Print page

Structural Challenges for Europe

Edited by Gertrude Tumpel-Gugerell, formerly of the European Central Bank, Germany and Peter Mooslechner, formerly Oesterreichische Nationalbank, Austria
The main thrust of the book is that the sharing of mutual experiences is important for generating an acceptable policy mix, both at EU and national levels. The contributors highlight key financial issues, including the role of FDI and of foreign banks in the still ‘under-banked’ acceding countries, the re-launch of social security systems and the fiscal challenges of financing the catch-up process. They also examine the ongoing EU debate surrounding the application of the Stability and Growth Pact in Central and Eastern European Countries (CEECs) and go on to explore the contrasting evidence that some CEECs have shown more extensive privatisation efforts than some EU countries.
Published in Association with Oesterreichische Nationalbank, Austria
Extent: 512 pp
Hardback Price: $208.00 Web: $187.20
Publication Date: 2004
ISBN: 978 1 84376 474 8
Availability: In Stock
$0.00

Buy the E-Book @ paperback price

  • eISBN: 978 1 78195 129 3

Join our mailing list

Recalling the Lisbon strategy defining structural reform in the EU, and stressing the need to integrate the acceding countries in the reform process, this book argues that meeting the ambitious challenges set is not impossible. It scrutinises both reforms already undertaken and those yet to be tackled.

The main thrust of the book is that the sharing of mutual experiences is important for generating an acceptable policy mix, both at EU and national levels. The contributors highlight key financial issues, including the role of FDI and of foreign banks in the still ‘under-banked’ acceding countries, the re-launch of social security systems and the fiscal challenges of financing the catch-up process. They also examine the ongoing EU debate surrounding the application of the Stability and Growth Pact in Central and Eastern European Countries (CEECs) and go on to explore the contrasting evidence that some CEECs have shown more extensive privatisation efforts than some EU countries.

Linking general theory and empirical research with practical evidence from EU and acceding countries, this accessible volume will be invaluable to a wide-ranging readership, encompassing economists and specialists – whether academic or professional – in the fields of CEECs and European integration and enlargement, as well as governments, banks and international organisations.
‘This is a very timely and valuable set of studies by a distinguished group of scholars and practitioners on the subject of economic convergence and divergence in Europe. Not surprisingly given the high calibre of the contributors, the quality of the individual chapters is very high, making this an impressive volume which I recommend without reservation. The book combines both sophisticated theoretical appraisals of the central questions relating to convergence and divergence in Europe, together with incisive analyses of the policy implications for individual countries and for the wider Europe. It is of great topical relevance, because it addresses these issues in the context of impending EU enlargement and also in relation to economic and monetary union (a substantial number of contributors hold very senior positions in European national banks and two in the European Central Bank). The writing style is clear and accessible and therefore the book should appeal to both specialists and non-specialists. Indeed, it deserves to command a wide audience (including students, academics, policy analysts and practitioners). The contributors must be congratulated on producing an incisive, wide ranging and accessible analysis of the key issues relating to economic convergence and divergence in Europe.’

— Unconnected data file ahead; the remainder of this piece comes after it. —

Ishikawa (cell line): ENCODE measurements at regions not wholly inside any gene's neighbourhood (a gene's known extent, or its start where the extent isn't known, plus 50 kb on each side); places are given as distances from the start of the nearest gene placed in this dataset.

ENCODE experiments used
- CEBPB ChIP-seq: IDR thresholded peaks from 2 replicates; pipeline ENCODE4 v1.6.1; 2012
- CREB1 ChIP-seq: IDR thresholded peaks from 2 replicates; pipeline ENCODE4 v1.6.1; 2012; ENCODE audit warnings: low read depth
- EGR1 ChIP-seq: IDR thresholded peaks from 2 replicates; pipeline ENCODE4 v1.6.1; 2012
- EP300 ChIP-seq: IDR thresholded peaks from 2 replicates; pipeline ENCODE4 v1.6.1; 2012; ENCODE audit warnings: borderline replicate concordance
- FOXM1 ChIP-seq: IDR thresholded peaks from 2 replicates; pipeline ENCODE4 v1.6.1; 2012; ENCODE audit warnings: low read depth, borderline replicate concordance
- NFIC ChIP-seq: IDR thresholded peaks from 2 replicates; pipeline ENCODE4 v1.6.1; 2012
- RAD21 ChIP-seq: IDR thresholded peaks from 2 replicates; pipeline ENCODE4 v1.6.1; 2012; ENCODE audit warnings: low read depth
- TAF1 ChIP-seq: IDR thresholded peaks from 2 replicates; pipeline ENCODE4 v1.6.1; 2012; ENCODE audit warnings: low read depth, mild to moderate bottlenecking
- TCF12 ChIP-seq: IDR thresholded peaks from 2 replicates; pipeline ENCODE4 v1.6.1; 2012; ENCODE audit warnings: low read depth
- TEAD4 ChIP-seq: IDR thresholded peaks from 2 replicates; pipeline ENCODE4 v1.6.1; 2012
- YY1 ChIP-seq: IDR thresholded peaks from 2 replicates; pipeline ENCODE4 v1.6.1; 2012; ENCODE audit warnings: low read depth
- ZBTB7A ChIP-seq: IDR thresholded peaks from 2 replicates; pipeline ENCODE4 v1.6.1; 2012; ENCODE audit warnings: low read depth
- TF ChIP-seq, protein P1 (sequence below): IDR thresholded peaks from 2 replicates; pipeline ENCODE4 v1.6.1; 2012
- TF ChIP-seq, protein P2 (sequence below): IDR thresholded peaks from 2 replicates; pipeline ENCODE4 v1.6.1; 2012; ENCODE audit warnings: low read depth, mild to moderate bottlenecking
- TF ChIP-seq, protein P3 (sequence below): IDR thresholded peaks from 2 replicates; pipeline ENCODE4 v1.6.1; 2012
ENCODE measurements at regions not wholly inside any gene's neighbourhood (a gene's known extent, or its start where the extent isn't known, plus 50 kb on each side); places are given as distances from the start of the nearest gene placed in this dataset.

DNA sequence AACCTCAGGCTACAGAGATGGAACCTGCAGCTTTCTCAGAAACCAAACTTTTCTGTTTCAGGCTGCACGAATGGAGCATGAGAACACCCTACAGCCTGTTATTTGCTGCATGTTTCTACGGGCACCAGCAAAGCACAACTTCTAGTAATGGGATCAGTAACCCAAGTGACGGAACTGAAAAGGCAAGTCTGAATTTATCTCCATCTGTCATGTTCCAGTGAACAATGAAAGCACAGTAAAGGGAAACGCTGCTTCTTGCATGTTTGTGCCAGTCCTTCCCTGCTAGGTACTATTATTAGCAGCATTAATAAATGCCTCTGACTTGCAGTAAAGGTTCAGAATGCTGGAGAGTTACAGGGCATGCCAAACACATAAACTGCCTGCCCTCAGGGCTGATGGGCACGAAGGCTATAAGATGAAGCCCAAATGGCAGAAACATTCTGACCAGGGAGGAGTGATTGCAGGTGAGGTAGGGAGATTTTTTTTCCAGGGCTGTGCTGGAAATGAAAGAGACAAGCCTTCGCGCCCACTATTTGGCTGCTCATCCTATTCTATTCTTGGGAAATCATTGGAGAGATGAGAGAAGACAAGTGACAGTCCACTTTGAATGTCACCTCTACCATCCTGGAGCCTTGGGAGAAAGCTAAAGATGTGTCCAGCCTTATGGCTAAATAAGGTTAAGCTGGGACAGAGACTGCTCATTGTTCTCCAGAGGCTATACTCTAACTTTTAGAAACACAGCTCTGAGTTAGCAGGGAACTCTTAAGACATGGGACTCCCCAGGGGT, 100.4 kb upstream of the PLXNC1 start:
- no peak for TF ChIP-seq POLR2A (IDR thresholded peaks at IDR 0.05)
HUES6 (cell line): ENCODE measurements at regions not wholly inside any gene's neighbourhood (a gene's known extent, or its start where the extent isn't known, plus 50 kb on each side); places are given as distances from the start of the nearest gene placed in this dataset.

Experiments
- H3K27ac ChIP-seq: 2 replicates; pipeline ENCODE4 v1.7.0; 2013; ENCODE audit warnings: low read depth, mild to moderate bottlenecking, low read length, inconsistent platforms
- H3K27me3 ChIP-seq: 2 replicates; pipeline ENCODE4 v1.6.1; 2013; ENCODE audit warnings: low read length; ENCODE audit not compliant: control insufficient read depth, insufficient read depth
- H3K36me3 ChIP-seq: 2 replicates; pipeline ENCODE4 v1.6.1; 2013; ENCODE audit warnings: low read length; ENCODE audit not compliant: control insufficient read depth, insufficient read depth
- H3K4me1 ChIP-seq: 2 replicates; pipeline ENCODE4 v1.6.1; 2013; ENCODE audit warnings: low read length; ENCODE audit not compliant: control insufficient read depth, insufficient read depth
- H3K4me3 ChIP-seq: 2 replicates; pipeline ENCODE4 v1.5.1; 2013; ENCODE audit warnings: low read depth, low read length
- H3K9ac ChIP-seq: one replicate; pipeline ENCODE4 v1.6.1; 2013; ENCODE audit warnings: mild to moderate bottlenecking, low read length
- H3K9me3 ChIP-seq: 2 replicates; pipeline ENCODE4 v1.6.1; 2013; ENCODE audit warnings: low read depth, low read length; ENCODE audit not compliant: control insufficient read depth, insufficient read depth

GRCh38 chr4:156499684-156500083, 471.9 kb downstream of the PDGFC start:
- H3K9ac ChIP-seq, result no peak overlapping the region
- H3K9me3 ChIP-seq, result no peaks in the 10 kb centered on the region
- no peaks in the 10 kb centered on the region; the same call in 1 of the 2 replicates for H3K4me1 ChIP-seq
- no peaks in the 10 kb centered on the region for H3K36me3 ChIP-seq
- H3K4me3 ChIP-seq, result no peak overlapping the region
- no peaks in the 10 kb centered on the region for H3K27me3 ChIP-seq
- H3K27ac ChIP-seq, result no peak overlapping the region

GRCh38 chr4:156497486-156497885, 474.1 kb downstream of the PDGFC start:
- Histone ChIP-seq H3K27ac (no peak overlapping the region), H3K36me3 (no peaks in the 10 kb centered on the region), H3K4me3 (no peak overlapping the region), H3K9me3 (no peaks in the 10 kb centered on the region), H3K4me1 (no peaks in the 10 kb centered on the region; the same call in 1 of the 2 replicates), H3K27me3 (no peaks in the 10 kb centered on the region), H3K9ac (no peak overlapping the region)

– Robert A. Jones, Sheffield Hallam University, UK

‘Based on the Autumn 2002 East–West Conference in Vienna, an excellent annual event organised by the Austrian National Bank, this volume deals comprehensively (in 8 parts and 29 chapters) with socio-economic structural challenges facing an expanding EU. Issues covered include: competitiveness and the Lisbon goals; financial sector development; financing enlargement and catching up; tax, benefits and welfare reform; enterprise sector reform; the adequacy of the policy mix; and looking to the future. An ambitious agenda and a big book that will attract widespread readership from academics and their students, practitioners and policymakers.’
– Andrew W. Mullineux, Bournemouth University, UK
Contributors: T.M. Andersen, H. Brücker, W. Buiter, J. Crespo-Cuaresma, R. Dobrinsky, J. Elmeskov, J. Fidrmuc, D. Franco, M. Góra, R. Guesnerie, G.J. Hogeweg, G. Hunya, D. Jablonska, M. Kager, E. Kohútiková, G. Kopits, R.S. Kroszner, W. Leibfritz, K. Liebscher, P. Mooslechner, M. Nenova, E. Nowotny, T. Padoa-Schioppa, G. Reitschuler, M.J. Rodrigues, F. Schardax, B. Schmögnerová, M. Schreyer, M.A. Silgoner, H. Stepic, J. Svejnar, I.P. Székely, Z. Tuma, G. Tumpel-Gugerell, M. Vagliasindi, R. Webb
Contents: Introduction: Structural Reform and Competitiveness – the Position and Future of an Integrated Europe Foreword by Klaus Liebscher Part I: Structural Reforms and Competitiveness: Where Does Europe Stand Today? Part II: Financial Sector Development Part III: Financing of Enlargement and Catching Up Part IV: Social Security Reform Part V: Taxes and Benefits/Fiscal Structures Part VI: Enterprise Sector Reform/Network Industries Part VII: The Adequate Policy Mix Part VIII: Looking into the Future – Europe’s Position in the World Economy in 2020 Index